One of those with access was declared unfit; did he have enough scruples left to steal and hide three more keypads?
From the very day of Clement's coronation the king had charged the Templars with heresy, immorality and abuses, and the scruples of the weak pope were at length overcome by apprehension lest the State should not wait for the Church, but should proceed independently against the alleged heretics, as well as by the royal threats of pressing the accusation of heresy against the late Boniface VIII.
This adopting act allowed scruples as to "articles not essential and necessary in doctrine, worship or government" - the presbytery being judge in the case and not the subscriber.
After his elevation to the bishopric he ceased to produce the light verse in which he excelled, though his scruples did not prevent him from preparing a new edition of his Recueil de quelques vers amoureux (1602) in 1606.
By dexterous management and large promises he overcame the scruples of the Greek troops against the length and danger of the war; a Spartan fleet of thirty-five triremes sent to Cilicia opened the passes of the Amanus into Syria and conveyed to him a Spartan detachment of 700 men under Cheirisophus.
One day, almost overcome with scruples, he was tempted to end his miseries by suicide.
He gives various methods of prayer; methods of making an election; his series of rules for the discernment of spirits; rules for the distribution of alms and the treatment of scruples; tests of orthodoxy.
The legislature has continually had regard to their refusal to take oaths, and not only the said act but also another of the same reign, and numerous others, subsequently passed, have respected the peculiar scruples of Friends (see Davis's Digest of Legislative Enactments relating to Friends, Bristol, 1820).
It had been doubtful at first whether he would be allowed to inherit his ancestral throne at all; but Frederick removed the last scruples of the Rigsraad by unhesitatingly accepting the conditions imposed upon him.
His scholarship still moved in the old traditional lines, and he was also much exercised by religious scruples, the conflict of an independent mind with that submission to authority at the expense of reason encouraged by the Lutheranism in which he had been trained.
The validity of his fundamental position was impaired by the absence of a well-constituted theory of series; the notation employed was inconvenient, and was abandoned by its inventor in the second edition of his Mecanique; while his scruples as to the admission into analytical investigations of the idea of limits or vanishing ratios have long since been laid aside as idle.
Resigning in 1882 owing to conscientious scruples, he became professor extraordinarius of oriental languages in the faculty of philology at Halle, was elected professor ordinarius at Marburg in 1885, and was transferred to Gottingen in 1892.
His beliefs or absence of beliefs emancipated him from conventional scruples; and he is not a good subject for those who maintain that a nice morality may exist independently of religion.
The Samaritans, who otherwise shared the scruples of the Jews about the utterance of the name, seem to have used it in judicial oaths to the scandal of the rabbis.4 The early Christian scholars, who inquired what was the true name of the God of the Old Testament, had therefore no great difficulty in getting the information they sought.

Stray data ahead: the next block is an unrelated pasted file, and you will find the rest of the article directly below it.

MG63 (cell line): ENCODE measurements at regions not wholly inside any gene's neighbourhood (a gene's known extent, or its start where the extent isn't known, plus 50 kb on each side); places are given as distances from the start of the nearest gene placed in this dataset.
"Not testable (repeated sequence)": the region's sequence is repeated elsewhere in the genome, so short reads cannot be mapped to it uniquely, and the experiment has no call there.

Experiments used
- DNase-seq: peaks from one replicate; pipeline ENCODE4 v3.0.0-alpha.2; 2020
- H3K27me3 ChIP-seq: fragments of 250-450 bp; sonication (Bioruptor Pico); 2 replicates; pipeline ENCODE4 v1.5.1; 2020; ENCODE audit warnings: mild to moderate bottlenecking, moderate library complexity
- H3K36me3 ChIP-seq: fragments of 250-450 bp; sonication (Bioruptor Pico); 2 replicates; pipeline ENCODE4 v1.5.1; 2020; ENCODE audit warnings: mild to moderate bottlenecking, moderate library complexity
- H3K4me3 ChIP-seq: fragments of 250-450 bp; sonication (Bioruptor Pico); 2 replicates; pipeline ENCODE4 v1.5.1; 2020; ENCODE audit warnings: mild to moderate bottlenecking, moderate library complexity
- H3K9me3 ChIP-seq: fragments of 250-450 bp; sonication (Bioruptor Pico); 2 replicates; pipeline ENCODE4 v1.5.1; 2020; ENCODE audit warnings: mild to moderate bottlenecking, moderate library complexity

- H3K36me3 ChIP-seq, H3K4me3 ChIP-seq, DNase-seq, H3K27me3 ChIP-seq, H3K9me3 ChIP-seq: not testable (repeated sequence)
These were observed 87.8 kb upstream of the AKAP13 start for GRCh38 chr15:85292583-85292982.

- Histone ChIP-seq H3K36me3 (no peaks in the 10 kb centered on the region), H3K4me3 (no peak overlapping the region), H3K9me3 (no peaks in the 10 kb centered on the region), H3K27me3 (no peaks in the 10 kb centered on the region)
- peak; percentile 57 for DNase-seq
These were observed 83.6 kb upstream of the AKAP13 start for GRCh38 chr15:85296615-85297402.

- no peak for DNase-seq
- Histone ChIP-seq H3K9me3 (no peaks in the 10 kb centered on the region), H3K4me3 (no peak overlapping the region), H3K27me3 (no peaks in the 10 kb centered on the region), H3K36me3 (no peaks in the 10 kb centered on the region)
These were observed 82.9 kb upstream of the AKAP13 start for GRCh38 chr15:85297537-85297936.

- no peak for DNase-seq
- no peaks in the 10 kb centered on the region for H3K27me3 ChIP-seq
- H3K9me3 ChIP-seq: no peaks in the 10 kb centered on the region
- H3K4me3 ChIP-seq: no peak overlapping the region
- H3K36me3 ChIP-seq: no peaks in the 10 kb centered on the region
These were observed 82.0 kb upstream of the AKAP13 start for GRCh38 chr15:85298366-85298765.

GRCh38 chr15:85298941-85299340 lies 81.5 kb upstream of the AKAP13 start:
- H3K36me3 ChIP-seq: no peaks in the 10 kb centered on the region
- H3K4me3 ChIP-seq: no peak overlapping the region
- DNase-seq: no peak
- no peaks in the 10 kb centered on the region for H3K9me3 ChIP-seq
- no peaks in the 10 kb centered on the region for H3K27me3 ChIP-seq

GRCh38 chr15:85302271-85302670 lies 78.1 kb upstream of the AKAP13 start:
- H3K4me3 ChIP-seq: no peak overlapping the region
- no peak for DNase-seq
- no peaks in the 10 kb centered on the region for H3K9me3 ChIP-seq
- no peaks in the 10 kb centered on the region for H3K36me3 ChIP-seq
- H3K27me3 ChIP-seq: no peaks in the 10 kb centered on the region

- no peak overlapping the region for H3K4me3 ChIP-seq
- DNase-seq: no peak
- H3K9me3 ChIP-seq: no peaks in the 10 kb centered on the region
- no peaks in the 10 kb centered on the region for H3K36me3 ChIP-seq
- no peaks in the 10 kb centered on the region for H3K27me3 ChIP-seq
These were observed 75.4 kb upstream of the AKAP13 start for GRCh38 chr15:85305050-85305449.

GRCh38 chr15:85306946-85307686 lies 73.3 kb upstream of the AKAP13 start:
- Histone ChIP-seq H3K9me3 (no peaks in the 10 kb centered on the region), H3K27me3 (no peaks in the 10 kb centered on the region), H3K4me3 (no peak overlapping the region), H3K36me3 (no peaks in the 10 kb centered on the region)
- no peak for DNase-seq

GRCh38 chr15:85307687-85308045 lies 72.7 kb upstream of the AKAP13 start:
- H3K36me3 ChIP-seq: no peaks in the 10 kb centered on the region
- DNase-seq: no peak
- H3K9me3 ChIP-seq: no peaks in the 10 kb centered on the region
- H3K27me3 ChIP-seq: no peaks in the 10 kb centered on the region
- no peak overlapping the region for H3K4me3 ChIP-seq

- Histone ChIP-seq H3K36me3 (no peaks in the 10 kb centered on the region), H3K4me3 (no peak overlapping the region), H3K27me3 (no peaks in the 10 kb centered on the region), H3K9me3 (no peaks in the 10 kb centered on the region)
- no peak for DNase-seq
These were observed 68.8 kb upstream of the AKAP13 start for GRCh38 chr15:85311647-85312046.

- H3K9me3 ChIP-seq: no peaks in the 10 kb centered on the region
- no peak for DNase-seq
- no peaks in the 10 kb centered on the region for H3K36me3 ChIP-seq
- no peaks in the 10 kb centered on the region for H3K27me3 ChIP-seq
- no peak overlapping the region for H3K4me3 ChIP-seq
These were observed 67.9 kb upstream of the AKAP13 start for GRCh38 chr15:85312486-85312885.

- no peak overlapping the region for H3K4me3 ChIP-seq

In dealing with nonconformity he was tolerant, and even advocated a revision of the Prayer Book if that would allay the scruples of dissenters.
Seeking out Nonnus, she overcame his canonical scruples by her tears of genuine penitence, was baptized, and, disguising herself in the garb of a male penitent, retired to a grotto on the Mount of Olives, where she died after three years of strict penance.
At first he did this to gratify the Flemings, whose scruples in fighting their overlord, the French king, disappeared when they persuaded themselves that Edward was the rightful king of France.
His scruples having thus been overcome, he was, in the following year (1638), promoted to the chancellorship of the church of Sarum, with the prebend of Brixworth 1, in Northamptonshire annexed to it.
After some delay, consequent on the scruples of the theological censor of Halle, who did not like to see miracles rejected, the book appeared (Easter, 1792).
In resigning his office in the following year he was actuated as much by these considerations as by the scruples he put forward in serving longer under Napoleon, when the latter, in violation of strict republican principles, became consul for life.
44) relates that one who touched a sacrifice meant to avert divine anger must bathe and wash his clothes in running water before returning to his city and home, and similar scruples in regard to holy objects and persons have been observed among the natives of Polynesia, New Zealand and ancient Egypt.
(480 gr.); 4 drachms to 1/2 oz.; 2, 1 drachms; 2 scruples to 1/2 scruple; and 6 grains to 1/2 grain.
Thiers himself was one of the souls of the actual revolution, being credited with "overcoming the scruples of Louis Philippe," perhaps no Herculean task.
Pierce had no scruples against slavery, and opposed anti-slavery agitation as tending to disrupt the Union.
Their point of view was better expressed in the scruples of priests, who, as Tertullian (c. 200) records (De Corona, iii.), were careful lest a crumb of the bread or a drop of the wine should fall on the ground, and by such incidents the body of Christ be harassed and attacked!
The "foods" in question probably refer neither to temple sacrifices nor to the Levitical laws of clean and unclean foods, nor yet to ascetic scruples (as in Rom.